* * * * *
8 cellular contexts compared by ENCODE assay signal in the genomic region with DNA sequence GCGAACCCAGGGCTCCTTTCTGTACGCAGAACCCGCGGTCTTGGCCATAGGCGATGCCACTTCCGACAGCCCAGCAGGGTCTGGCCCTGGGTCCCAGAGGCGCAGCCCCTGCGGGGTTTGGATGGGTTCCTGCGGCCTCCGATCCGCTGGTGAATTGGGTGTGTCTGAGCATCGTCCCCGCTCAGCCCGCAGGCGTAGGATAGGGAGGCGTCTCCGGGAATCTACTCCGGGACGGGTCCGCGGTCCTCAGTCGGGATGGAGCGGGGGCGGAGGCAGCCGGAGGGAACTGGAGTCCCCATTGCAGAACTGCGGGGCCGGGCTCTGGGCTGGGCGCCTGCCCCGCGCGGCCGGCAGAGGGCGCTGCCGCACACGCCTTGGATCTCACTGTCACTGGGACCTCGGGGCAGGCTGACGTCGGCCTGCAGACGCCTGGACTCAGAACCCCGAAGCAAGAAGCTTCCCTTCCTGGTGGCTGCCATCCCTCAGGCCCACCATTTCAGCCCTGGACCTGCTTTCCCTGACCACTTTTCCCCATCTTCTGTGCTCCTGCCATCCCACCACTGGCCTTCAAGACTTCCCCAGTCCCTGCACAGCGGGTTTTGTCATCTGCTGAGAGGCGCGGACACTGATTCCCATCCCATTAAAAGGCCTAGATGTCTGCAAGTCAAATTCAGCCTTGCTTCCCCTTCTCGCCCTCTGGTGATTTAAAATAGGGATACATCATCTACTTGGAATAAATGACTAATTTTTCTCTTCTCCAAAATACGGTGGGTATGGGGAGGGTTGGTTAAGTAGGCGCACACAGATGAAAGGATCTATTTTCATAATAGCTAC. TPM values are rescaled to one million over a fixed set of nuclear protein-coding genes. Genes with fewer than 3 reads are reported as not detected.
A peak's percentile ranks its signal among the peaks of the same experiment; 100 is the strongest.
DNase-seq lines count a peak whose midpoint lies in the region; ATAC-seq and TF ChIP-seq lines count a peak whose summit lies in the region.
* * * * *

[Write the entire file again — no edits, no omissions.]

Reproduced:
8 cellular contexts compared by ENCODE assay signal in the genomic region with DNA sequence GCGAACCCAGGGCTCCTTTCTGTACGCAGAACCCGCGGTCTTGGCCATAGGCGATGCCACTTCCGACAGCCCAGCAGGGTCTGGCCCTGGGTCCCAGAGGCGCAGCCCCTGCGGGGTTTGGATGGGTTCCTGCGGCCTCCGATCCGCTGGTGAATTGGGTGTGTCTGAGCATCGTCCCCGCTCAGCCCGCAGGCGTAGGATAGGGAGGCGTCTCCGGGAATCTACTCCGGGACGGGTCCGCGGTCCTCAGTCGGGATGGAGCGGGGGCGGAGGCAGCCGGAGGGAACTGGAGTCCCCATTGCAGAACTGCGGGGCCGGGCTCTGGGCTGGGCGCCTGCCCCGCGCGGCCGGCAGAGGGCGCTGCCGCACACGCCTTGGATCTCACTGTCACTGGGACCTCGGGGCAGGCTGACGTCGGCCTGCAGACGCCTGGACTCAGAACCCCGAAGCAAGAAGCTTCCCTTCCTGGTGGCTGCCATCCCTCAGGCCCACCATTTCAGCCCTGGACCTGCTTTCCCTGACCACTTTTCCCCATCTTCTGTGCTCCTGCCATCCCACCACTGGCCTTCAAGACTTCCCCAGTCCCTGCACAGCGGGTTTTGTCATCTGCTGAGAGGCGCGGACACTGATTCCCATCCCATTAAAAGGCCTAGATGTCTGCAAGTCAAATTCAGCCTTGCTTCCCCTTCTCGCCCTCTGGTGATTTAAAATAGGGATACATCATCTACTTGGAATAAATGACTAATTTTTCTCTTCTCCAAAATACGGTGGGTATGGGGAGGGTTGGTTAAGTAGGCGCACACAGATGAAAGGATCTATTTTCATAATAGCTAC. TPM values are rescaled to one million over a fixed set of nuclear protein-coding genes. Genes with fewer than 3 reads are reported as not detected.
A peak's percentile ranks its signal among the peaks of the same experiment; 100 is the strongest.
DNase-seq lines count a peak whose midpoint lies in the region; ATAC-seq and TF ChIP-seq lines count a peak whose summit lies in the region.